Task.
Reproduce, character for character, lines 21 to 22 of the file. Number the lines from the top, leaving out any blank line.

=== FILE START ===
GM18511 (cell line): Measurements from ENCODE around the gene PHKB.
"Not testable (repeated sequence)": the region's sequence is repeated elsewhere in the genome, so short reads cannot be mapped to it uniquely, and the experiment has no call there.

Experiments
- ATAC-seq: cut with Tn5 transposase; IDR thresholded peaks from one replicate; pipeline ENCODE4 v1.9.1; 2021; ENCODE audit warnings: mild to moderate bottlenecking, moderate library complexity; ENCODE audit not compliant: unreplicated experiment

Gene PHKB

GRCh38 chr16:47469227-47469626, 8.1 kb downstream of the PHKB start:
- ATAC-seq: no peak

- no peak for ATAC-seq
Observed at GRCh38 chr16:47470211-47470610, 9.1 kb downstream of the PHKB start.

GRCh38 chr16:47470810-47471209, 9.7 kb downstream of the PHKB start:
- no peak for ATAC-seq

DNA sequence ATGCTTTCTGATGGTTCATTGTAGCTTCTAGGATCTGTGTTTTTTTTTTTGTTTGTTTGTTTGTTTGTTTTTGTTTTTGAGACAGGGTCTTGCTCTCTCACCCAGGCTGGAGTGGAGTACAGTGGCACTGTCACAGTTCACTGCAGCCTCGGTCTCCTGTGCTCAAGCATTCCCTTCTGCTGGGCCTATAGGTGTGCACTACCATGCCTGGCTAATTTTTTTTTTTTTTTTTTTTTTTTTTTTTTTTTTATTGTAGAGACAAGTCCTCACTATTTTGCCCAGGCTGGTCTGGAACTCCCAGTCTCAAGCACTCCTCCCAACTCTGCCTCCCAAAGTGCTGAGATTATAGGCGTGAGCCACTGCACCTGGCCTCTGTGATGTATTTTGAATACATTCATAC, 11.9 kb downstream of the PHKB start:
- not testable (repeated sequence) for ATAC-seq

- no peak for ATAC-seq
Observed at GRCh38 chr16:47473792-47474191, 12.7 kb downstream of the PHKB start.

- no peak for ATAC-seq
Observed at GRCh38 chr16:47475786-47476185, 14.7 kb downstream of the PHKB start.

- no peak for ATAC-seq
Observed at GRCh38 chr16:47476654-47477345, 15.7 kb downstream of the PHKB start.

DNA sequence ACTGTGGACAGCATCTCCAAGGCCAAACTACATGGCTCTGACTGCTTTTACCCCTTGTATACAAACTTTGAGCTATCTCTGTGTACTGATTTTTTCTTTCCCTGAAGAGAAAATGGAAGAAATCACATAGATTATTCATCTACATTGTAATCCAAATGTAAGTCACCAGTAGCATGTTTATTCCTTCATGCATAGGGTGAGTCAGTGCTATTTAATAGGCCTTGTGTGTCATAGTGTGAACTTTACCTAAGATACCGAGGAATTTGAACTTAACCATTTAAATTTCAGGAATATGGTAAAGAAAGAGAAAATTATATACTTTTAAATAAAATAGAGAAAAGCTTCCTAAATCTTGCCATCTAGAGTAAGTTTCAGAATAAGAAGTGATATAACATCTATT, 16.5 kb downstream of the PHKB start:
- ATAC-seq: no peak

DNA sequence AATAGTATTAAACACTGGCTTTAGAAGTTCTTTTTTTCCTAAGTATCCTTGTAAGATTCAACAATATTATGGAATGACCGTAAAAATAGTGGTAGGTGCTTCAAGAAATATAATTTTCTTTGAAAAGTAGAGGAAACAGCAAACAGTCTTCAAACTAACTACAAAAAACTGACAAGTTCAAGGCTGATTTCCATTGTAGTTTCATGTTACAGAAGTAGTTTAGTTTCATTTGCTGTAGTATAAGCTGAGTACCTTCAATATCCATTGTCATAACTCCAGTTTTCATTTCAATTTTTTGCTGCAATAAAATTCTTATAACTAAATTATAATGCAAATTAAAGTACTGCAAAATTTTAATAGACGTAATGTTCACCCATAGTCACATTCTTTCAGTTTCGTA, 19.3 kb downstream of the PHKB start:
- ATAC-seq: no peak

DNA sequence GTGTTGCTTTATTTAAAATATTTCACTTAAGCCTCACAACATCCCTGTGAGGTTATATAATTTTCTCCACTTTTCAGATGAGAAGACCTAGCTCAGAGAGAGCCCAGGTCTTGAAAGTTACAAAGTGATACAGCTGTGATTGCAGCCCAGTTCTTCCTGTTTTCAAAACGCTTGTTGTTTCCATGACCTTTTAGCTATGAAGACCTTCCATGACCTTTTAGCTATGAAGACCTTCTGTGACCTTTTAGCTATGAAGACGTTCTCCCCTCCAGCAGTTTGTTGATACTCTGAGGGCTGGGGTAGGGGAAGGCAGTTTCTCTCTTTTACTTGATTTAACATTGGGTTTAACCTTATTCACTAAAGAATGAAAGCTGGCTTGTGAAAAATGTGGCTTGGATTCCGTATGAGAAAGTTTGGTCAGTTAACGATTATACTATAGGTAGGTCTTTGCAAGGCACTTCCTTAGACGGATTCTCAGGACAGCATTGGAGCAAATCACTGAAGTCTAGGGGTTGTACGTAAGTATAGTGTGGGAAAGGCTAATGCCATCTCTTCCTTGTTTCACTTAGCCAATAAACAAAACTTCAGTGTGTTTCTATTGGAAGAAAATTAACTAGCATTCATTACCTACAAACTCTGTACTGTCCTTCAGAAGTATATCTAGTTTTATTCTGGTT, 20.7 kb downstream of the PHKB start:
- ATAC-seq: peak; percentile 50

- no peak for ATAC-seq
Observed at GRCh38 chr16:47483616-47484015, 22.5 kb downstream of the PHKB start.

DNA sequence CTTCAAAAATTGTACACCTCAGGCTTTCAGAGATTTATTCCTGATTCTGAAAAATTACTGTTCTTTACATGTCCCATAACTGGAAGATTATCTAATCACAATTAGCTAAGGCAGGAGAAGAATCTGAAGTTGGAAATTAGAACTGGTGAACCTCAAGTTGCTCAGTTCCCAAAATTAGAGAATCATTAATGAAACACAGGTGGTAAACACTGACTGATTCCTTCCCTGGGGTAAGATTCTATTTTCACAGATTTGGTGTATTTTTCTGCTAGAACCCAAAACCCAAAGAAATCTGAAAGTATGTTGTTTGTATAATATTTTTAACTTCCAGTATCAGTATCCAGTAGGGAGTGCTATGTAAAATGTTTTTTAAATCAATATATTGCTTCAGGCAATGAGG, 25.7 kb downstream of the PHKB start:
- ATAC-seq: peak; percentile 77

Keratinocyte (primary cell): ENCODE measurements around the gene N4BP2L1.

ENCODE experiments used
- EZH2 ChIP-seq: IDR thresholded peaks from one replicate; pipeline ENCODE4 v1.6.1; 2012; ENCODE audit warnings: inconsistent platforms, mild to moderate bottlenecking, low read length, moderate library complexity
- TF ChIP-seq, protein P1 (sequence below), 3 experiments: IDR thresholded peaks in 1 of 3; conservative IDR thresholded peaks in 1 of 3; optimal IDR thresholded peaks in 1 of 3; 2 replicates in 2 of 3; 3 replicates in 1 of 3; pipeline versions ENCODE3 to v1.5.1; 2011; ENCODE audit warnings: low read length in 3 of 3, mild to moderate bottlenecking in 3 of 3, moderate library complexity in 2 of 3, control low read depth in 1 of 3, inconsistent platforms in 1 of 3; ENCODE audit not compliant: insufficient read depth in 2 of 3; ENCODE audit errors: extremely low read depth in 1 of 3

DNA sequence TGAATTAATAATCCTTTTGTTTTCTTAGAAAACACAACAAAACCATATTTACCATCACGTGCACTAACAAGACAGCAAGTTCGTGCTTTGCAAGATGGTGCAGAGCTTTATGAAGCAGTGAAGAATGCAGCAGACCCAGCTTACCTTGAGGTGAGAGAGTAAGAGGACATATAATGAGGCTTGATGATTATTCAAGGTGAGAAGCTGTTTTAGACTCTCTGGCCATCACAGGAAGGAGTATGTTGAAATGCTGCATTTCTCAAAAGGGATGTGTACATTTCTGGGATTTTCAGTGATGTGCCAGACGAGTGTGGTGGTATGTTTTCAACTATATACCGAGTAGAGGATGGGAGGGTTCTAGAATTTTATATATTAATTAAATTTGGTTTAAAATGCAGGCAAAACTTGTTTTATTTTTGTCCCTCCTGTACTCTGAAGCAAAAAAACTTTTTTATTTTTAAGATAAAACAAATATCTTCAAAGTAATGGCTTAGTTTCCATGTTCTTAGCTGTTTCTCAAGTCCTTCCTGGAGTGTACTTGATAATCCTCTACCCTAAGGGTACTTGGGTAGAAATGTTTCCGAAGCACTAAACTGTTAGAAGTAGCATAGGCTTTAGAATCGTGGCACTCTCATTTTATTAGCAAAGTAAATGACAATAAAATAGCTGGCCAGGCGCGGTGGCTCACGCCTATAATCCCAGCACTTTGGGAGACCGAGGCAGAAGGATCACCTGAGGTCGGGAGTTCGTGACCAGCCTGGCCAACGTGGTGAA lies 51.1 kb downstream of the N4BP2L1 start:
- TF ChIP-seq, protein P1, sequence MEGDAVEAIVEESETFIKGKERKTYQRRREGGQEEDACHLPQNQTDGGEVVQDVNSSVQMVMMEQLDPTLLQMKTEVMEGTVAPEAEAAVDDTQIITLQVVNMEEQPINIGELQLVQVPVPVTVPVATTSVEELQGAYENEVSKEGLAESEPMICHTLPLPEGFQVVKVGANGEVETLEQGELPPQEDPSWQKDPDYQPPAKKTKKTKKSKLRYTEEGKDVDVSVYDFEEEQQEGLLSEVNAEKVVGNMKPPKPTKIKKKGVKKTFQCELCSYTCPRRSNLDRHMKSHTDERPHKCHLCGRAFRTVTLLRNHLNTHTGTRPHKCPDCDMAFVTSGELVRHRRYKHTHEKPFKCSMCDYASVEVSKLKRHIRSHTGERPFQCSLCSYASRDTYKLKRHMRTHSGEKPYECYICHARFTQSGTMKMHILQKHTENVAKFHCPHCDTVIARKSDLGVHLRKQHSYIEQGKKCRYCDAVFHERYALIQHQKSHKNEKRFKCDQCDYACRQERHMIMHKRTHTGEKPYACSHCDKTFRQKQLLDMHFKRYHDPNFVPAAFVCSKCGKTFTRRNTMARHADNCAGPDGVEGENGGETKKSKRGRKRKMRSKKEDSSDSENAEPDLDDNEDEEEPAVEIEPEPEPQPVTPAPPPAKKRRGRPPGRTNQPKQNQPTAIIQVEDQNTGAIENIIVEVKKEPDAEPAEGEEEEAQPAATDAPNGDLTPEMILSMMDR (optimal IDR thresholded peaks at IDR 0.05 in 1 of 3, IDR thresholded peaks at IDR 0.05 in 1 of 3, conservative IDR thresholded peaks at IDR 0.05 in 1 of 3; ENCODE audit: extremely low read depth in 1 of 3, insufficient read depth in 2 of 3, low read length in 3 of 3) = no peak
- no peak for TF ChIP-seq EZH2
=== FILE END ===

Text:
- ATAC-seq: no peak

DNA sequence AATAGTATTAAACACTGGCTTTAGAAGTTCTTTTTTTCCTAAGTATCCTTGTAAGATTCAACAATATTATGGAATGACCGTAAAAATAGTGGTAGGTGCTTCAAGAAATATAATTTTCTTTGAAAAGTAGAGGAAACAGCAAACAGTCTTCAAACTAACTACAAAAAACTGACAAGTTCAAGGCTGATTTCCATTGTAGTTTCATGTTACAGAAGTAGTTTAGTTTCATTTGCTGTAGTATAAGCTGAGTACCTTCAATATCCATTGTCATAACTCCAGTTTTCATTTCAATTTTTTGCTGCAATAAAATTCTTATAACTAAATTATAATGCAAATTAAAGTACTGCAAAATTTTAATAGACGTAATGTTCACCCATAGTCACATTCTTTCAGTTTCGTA, 19.3 kb downstream of the PHKB start: